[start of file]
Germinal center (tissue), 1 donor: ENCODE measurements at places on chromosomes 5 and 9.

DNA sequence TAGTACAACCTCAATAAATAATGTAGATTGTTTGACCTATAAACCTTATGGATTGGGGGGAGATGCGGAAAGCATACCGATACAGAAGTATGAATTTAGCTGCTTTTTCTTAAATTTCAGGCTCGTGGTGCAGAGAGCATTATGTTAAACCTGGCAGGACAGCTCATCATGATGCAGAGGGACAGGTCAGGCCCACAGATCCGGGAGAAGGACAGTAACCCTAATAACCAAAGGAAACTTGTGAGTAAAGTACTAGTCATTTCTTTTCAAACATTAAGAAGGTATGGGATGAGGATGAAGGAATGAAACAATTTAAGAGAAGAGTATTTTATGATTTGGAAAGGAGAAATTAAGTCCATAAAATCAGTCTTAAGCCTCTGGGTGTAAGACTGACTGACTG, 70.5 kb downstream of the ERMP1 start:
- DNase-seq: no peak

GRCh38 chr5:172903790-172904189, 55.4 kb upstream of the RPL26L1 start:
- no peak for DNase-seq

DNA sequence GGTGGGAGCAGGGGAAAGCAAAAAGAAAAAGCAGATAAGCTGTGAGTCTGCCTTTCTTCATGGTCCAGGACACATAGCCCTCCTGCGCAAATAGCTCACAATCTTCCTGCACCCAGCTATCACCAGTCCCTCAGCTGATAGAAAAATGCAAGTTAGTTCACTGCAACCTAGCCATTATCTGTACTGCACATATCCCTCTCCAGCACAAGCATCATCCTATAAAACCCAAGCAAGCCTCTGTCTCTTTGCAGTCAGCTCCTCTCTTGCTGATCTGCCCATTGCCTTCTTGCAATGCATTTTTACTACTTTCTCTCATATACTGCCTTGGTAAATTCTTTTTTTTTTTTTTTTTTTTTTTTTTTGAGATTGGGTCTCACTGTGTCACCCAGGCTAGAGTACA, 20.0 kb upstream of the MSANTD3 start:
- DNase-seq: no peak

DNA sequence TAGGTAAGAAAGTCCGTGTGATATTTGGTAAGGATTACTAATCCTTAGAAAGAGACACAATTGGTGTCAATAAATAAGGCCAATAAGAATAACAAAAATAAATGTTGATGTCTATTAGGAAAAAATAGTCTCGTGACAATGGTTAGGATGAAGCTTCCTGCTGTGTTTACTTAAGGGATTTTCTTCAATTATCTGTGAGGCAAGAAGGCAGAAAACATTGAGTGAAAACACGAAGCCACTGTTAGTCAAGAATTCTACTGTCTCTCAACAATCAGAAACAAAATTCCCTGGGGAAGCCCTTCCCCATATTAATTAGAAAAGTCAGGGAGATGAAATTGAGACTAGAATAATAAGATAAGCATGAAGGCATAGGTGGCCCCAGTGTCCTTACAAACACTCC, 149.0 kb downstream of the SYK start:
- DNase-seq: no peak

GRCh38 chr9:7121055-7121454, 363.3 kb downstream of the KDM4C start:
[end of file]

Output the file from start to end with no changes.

Germinal center (tissue), 1 donor: ENCODE measurements at places on chromosomes 5 and 9.

DNA sequence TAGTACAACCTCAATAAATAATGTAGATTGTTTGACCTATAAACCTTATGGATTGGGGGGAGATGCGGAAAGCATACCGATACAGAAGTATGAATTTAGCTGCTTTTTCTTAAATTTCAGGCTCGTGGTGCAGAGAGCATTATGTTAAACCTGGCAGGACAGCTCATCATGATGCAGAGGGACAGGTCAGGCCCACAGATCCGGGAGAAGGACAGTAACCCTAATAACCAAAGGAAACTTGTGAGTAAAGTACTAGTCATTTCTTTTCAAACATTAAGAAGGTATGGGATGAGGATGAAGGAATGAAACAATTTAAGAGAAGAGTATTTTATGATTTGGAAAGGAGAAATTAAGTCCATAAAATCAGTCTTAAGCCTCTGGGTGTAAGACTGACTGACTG, 70.5 kb downstream of the ERMP1 start:
- DNase-seq: no peak

GRCh38 chr5:172903790-172904189, 55.4 kb upstream of the RPL26L1 start:
- no peak for DNase-seq

DNA sequence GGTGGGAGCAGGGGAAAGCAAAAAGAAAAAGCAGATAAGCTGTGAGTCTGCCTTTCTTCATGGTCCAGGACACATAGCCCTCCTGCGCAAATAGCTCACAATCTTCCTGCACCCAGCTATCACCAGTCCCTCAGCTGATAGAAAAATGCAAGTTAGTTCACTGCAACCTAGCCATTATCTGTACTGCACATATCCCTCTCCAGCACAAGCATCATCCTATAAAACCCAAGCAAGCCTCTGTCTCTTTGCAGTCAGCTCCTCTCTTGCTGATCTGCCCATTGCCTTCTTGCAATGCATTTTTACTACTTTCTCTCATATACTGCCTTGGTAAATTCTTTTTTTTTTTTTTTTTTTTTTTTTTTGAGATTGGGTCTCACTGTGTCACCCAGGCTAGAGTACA, 20.0 kb upstream of the MSANTD3 start:
- DNase-seq: no peak

DNA sequence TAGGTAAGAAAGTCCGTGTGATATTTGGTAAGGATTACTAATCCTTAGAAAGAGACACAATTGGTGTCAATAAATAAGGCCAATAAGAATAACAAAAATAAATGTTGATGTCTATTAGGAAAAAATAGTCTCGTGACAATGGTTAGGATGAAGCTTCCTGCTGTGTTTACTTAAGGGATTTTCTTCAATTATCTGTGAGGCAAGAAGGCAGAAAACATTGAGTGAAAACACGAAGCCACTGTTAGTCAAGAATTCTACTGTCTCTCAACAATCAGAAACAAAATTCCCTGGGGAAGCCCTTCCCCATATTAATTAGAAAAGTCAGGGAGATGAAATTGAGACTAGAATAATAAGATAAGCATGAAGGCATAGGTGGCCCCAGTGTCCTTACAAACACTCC, 149.0 kb downstream of the SYK start:
- DNase-seq: no peak

GRCh38 chr9:7121055-7121454, 363.3 kb downstream of the KDM4C start: